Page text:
Some children care. Some children, I'm sure, care very deeply, and the parents of those children probably need to discuss how to talk to their children, but to put it quite bluntly, my kids don't care.

We had conversations.

How did he get in the school?
He just walked in.
Was he going to see his mother?
No, he was going there to kill people.
But it matters, like if he said he was going to go sing the kids a song, he could hide the gun in his guitar case, and then, papapapappppppppp. Otherwise, he'd need to use a pistol. What kind of gun did he use?
I'm not sure, something powerful.

(Note, that conversation was before I learned what had happened to the shooter's mother)

Conversations like these are why I typically avoid discussions of tragedy with my children. Eventually, however, these things come up--the Holocaust came up during dinner with a friend, 9/11 came up when we were researching the world's tallest buildings--but I avoid these conversations because my children lack the ability to understand the severity, the seriousness of these events. When child soldiers come up, they ask to move to Burma. They think it sounds cool. They're not equipped to know any better.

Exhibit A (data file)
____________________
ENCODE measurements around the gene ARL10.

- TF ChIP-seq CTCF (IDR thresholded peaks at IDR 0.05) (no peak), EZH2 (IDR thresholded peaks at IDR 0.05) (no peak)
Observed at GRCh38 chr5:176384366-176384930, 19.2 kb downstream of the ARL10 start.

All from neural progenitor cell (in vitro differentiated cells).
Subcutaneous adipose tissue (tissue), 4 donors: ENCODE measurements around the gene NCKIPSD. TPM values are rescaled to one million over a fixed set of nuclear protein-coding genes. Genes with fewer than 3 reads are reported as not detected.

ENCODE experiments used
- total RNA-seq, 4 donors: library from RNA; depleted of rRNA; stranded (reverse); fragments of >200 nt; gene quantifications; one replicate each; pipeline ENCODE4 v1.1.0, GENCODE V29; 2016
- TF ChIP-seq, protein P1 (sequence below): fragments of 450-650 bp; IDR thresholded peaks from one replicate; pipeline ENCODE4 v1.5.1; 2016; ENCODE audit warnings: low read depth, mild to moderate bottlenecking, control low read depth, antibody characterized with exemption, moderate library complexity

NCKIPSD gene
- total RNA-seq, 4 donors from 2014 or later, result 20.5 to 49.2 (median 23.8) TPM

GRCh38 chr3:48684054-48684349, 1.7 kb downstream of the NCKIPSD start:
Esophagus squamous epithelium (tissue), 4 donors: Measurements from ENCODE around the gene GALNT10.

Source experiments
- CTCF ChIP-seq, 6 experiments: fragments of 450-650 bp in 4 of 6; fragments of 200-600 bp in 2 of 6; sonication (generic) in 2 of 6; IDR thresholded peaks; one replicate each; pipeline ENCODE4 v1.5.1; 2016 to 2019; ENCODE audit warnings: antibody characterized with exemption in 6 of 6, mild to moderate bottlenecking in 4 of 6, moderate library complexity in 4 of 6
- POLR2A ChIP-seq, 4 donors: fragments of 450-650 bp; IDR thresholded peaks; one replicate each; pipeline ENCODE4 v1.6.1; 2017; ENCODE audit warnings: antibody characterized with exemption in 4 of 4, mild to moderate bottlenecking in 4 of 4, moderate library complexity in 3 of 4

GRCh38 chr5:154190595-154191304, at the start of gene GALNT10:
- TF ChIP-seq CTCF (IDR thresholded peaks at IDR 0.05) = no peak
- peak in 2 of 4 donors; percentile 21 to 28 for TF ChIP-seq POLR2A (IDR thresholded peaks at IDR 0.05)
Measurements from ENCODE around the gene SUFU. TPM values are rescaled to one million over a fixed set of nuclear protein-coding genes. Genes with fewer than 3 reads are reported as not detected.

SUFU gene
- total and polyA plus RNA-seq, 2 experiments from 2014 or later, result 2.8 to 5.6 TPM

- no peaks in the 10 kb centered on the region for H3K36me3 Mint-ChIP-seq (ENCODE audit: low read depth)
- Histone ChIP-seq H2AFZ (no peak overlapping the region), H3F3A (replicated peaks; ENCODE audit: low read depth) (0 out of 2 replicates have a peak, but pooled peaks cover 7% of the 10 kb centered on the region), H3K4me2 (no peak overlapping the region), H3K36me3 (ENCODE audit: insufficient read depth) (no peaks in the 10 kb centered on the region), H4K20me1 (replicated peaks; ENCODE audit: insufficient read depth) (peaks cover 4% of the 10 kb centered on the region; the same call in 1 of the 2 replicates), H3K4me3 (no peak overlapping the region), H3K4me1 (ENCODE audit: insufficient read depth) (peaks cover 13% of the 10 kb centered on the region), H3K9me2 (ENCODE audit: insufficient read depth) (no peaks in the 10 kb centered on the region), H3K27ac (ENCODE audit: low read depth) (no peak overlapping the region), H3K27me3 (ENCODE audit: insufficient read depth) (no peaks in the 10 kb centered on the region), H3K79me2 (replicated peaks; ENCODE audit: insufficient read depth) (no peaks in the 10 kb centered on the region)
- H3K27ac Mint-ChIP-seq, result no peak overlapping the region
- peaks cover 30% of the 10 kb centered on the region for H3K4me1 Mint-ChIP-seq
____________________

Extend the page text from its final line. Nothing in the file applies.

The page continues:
I try to remember my reactions to the news as a child. I remember Ollie North and the fall of the Berlin Wall and the end of Apartheid--all of which happened when I was older than my children are--but the only crime involving a child that I remember is the kidnapping of Jacob Wetterling. Although I was twelve when he was kidnapped, I'm not sure that I cared that much. I cared in the reverential way we were supposed to care, I worried about strangers in the way we were supposed to worry about strangers, but did it really hit me emotionally, no. Did I really wonder how he felt, how his mother felt, was I capable of empathy, not really.